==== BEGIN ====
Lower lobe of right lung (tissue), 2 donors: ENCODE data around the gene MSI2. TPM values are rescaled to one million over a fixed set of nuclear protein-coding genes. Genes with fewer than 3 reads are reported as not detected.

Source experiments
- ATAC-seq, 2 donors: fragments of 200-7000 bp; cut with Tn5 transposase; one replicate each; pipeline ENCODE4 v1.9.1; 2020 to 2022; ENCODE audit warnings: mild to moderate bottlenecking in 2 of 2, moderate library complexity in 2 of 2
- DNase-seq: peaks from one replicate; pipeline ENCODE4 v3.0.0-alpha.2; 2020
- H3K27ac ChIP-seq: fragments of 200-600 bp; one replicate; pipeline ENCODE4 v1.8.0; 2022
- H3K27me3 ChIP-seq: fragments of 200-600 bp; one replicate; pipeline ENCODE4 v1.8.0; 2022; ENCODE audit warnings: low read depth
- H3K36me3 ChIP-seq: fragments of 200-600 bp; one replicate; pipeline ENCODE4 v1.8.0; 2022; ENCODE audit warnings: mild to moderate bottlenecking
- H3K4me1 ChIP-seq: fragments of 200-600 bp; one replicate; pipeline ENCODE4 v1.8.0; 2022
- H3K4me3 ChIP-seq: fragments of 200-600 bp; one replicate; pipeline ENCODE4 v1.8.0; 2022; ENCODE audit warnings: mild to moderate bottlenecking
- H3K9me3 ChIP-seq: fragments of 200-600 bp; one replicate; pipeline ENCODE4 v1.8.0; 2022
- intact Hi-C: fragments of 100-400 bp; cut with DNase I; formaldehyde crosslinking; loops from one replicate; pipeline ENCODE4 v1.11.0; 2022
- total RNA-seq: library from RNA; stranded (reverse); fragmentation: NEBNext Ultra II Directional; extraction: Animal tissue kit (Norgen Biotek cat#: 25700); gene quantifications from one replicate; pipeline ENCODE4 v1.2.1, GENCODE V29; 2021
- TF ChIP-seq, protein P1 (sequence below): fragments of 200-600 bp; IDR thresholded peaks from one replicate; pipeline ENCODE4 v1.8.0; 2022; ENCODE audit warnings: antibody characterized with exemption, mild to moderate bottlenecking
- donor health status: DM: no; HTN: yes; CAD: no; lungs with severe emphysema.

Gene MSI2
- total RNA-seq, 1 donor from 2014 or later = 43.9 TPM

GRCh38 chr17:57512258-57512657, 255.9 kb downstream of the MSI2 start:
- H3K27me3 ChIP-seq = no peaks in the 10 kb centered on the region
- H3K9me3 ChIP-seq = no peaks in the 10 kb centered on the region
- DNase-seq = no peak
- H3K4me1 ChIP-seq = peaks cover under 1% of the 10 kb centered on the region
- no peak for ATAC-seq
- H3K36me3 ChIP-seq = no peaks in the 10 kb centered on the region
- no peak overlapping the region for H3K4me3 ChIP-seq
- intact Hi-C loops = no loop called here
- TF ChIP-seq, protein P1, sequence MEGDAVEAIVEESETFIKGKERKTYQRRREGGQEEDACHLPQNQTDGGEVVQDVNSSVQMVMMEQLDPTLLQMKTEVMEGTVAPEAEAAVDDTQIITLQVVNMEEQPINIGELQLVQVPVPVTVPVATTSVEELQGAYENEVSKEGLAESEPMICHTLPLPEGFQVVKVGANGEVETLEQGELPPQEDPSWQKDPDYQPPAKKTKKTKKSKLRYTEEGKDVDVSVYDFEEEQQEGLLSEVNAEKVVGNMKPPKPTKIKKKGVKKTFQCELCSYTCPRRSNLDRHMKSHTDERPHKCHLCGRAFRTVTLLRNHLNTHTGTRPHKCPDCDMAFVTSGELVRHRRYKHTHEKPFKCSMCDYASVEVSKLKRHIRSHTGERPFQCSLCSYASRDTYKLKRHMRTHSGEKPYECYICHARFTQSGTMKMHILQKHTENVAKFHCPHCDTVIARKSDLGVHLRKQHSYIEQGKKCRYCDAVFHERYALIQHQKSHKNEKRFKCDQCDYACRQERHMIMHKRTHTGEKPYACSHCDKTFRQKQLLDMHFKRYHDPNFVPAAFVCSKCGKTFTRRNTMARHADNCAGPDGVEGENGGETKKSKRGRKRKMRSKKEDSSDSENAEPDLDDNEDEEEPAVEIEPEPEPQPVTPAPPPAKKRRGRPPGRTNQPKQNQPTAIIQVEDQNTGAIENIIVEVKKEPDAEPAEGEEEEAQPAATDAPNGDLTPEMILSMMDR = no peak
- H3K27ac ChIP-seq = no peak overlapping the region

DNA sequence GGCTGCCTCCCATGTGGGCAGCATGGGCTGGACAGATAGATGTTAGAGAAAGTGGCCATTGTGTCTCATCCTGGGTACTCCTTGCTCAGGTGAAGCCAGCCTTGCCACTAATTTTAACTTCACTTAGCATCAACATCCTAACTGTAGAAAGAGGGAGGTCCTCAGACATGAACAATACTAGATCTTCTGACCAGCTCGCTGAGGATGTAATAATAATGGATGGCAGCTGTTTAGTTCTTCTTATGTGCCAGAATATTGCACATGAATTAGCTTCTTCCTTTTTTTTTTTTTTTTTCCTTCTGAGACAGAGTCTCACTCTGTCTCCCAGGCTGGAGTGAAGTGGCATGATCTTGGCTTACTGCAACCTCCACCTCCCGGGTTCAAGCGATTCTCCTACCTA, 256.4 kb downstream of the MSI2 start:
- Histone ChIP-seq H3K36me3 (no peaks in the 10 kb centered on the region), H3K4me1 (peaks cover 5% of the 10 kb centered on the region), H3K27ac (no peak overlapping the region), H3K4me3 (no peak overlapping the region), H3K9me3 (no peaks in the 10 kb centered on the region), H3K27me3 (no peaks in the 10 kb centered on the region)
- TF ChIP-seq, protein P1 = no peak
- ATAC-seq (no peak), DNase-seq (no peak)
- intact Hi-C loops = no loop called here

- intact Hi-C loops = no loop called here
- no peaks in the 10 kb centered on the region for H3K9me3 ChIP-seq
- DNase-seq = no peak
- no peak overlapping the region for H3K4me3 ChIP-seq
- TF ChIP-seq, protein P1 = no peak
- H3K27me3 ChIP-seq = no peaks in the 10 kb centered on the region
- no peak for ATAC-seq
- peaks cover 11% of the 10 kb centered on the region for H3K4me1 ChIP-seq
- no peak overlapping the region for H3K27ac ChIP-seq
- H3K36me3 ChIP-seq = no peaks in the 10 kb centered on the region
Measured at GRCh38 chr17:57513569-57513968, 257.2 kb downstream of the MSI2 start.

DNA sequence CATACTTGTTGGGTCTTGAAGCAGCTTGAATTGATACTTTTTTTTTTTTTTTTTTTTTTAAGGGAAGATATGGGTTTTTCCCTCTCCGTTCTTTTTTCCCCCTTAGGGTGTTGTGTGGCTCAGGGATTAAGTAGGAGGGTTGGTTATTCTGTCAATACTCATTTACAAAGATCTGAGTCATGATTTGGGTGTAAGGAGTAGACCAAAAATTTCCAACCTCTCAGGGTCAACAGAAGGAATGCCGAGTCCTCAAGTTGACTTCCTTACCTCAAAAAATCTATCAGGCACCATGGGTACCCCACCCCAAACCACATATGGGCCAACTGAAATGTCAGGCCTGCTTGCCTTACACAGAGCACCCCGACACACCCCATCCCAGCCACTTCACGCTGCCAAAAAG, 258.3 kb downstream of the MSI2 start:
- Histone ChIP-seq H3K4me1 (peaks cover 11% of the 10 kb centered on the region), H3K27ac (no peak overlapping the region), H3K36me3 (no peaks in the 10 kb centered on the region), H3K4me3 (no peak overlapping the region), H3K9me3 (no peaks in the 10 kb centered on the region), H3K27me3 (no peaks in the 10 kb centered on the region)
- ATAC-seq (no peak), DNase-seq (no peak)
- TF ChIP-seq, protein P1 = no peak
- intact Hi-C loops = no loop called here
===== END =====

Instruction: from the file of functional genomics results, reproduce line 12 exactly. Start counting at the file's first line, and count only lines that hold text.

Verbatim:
- total RNA-seq: library from RNA; stranded (reverse); fragmentation: NEBNext Ultra II Directional; extraction: Animal tissue kit (Norgen Biotek cat#: 25700); gene quantifications from one replicate; pipeline ENCODE4 v1.2.1, GENCODE V29; 2021